Professor Sonia Seneviratne

In the first session of the ICAS External Seminar Series, Professor Sonia Seneviratne (ETH, Zurich) will be giving a seminar titled: "Extremes in a changing climate: Conclusions from the IPCC AR6"

The first part of the 6th Assessment report of the Intergovernmental Panel on Climate Change (IPCC) was released on August 9, 2021. For the first time, a full chapter of the IPCC assessment report was dedicated to the topic of weather and climate extremes (IPCC AR6 Chapter 11; Seneviratne et al. 2021). The newest evidence shows that changes in extremes are observed in all regions of the world, and that human influence strongly contributed to observed trends. Some recent events would have been very unlikely to happen without human-induced climate change. With every increment of global warming, changes in extremes become larger, with important implications for changes in heatwaves, heavy precipitation, droughts, and tropical cyclones depending on the region. All regions are projected to be affected by multiple changes in climate extremes and other climatic impact drivers with increasing global warming, in particular above 2°C of global warming. This also includes an increasing occurrence of unprecedented events as climate is moving further away from conditions ever experienced by human civilization.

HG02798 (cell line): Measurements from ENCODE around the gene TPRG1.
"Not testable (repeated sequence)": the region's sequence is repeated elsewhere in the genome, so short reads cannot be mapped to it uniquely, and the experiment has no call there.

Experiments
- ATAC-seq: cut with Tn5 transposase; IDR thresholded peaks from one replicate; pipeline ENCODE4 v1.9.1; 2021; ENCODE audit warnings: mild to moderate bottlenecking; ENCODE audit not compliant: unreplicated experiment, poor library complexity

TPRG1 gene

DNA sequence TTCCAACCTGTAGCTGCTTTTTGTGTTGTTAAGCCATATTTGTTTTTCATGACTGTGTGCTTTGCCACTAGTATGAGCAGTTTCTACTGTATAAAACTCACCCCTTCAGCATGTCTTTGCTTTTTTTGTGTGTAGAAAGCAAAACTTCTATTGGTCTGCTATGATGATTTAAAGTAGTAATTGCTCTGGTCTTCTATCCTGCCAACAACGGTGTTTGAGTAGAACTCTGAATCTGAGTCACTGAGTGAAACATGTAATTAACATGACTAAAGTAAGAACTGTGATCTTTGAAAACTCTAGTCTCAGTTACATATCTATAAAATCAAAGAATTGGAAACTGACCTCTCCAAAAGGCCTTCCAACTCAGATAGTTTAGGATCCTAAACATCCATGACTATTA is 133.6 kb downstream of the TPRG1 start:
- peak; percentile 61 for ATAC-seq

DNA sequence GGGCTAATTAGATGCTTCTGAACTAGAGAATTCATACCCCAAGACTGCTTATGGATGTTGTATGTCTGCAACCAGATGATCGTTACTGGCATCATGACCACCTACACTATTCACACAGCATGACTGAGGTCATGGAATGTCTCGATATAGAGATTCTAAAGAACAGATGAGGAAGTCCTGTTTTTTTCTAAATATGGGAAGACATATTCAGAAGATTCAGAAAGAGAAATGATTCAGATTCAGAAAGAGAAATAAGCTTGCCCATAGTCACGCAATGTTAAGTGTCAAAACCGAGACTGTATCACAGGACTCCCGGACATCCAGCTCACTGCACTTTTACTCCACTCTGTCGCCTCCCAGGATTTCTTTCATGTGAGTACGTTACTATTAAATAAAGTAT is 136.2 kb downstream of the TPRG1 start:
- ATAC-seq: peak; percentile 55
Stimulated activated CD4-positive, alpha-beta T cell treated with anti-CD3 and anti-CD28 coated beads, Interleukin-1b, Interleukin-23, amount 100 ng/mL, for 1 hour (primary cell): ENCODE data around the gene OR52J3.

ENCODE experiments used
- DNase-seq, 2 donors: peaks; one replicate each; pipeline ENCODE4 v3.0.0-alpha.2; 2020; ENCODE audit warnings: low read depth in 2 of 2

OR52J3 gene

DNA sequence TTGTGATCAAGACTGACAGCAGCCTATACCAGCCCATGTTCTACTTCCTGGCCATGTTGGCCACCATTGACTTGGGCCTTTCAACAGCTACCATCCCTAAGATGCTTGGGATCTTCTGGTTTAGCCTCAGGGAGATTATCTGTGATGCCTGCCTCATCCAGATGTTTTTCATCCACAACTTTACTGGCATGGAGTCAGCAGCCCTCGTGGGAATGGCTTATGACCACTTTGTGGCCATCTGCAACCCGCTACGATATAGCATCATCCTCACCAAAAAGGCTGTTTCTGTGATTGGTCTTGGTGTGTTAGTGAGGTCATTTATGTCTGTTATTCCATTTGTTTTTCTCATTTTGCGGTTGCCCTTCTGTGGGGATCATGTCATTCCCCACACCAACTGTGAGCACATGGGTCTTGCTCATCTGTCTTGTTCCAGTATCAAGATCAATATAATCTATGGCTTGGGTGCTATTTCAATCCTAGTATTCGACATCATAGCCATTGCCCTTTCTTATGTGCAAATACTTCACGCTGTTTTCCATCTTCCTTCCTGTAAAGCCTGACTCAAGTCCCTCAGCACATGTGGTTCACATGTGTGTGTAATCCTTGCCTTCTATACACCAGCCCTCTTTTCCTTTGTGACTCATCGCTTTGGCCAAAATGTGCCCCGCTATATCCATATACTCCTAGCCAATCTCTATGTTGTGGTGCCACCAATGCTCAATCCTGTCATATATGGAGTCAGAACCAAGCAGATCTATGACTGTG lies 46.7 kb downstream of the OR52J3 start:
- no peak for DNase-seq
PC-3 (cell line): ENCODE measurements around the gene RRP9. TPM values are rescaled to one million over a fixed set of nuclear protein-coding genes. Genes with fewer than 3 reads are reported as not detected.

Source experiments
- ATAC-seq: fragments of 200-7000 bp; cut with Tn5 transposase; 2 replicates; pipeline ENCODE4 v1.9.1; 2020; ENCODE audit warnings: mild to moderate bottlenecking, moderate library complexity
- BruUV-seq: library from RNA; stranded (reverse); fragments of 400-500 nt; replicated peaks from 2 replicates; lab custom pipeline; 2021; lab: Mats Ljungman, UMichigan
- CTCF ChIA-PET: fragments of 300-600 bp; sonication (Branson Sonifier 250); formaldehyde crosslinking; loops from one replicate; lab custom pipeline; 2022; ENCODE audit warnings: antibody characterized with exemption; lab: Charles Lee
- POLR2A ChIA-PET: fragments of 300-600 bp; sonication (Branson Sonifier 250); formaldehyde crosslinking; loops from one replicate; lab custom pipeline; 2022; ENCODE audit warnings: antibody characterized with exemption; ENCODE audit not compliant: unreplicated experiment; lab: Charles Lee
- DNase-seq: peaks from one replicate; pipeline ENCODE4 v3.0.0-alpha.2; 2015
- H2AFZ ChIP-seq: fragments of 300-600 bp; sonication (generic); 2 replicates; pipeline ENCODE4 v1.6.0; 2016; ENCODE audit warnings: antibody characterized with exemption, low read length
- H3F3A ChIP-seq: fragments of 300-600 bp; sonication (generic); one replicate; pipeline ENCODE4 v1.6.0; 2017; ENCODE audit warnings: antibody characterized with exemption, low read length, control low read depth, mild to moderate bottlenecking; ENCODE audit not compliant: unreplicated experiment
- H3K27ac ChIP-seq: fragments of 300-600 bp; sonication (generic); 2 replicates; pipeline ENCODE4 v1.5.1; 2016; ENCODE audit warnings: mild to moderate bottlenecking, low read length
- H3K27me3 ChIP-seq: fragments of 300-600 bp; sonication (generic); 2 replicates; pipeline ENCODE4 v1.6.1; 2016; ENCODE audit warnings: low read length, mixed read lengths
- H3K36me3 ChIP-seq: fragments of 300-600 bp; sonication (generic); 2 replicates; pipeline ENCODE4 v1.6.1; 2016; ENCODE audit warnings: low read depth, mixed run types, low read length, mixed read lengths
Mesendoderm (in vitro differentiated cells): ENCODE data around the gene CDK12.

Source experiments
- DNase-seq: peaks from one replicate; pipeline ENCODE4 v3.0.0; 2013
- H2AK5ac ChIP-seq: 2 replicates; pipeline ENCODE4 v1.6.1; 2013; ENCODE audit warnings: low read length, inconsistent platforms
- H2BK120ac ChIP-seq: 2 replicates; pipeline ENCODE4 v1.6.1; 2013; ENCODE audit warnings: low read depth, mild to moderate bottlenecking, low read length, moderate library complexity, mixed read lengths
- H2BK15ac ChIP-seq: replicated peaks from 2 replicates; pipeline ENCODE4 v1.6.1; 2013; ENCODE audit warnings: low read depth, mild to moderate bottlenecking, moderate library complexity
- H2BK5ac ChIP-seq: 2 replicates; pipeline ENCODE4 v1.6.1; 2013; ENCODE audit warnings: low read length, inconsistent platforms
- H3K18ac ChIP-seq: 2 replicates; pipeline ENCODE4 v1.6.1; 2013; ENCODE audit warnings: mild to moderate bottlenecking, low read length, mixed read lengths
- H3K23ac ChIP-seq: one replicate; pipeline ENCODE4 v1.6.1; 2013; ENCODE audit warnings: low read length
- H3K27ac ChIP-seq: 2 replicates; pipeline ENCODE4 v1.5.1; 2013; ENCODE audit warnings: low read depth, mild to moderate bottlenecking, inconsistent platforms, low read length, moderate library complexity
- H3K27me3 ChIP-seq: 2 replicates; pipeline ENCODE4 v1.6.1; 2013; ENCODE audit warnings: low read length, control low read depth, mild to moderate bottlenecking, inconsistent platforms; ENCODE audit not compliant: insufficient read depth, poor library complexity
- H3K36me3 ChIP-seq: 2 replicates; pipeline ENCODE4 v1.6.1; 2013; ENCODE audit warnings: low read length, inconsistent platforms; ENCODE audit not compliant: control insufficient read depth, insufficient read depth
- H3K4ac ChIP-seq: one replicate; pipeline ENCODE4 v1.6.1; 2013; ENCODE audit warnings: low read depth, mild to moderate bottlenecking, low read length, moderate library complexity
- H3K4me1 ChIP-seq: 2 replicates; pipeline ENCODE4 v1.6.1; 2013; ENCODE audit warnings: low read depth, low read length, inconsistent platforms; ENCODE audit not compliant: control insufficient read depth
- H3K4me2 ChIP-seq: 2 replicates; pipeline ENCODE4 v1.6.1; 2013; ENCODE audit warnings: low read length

Seneviratne, S.I., X. Zhang, M. Adnan, W. Badi, C. Dereczynski, A. Di Luca, S. Ghosh, I. Iskandar, J. Kossin, S. Lewis, F. Otto, I. Pinto, M. Satoh, S.M. Vicente-Serrano, M. Wehner, and B. Zhou, in press: Chapter 11: Weather and Climate Extreme Events in a Changing Climate. In: IPCC, 2021: Summary for Policymakers. In: Climate Change 2021: The Physical Science Basis. Contribution of Working Group I to the Sixth Assessment Report of the Intergovernmental Panel on Climate Change [Masson-Delmotte, V., P. Zhai, A. Pirani, S. L. Connors, C. Péan, S. Berger, N. Caud, Y. Chen, L. Goldfarb, M. I. Gomis, M. Huang, K. Leitzell, E. Lonnoy, J.B.R. Matthews, T. K. Maycock, T. Waterfield, O. Yelekçi, R. Yu and B. Zhou (eds.)]. Cambridge University Press. In Press.

Link to Prof Seneviratne’s bio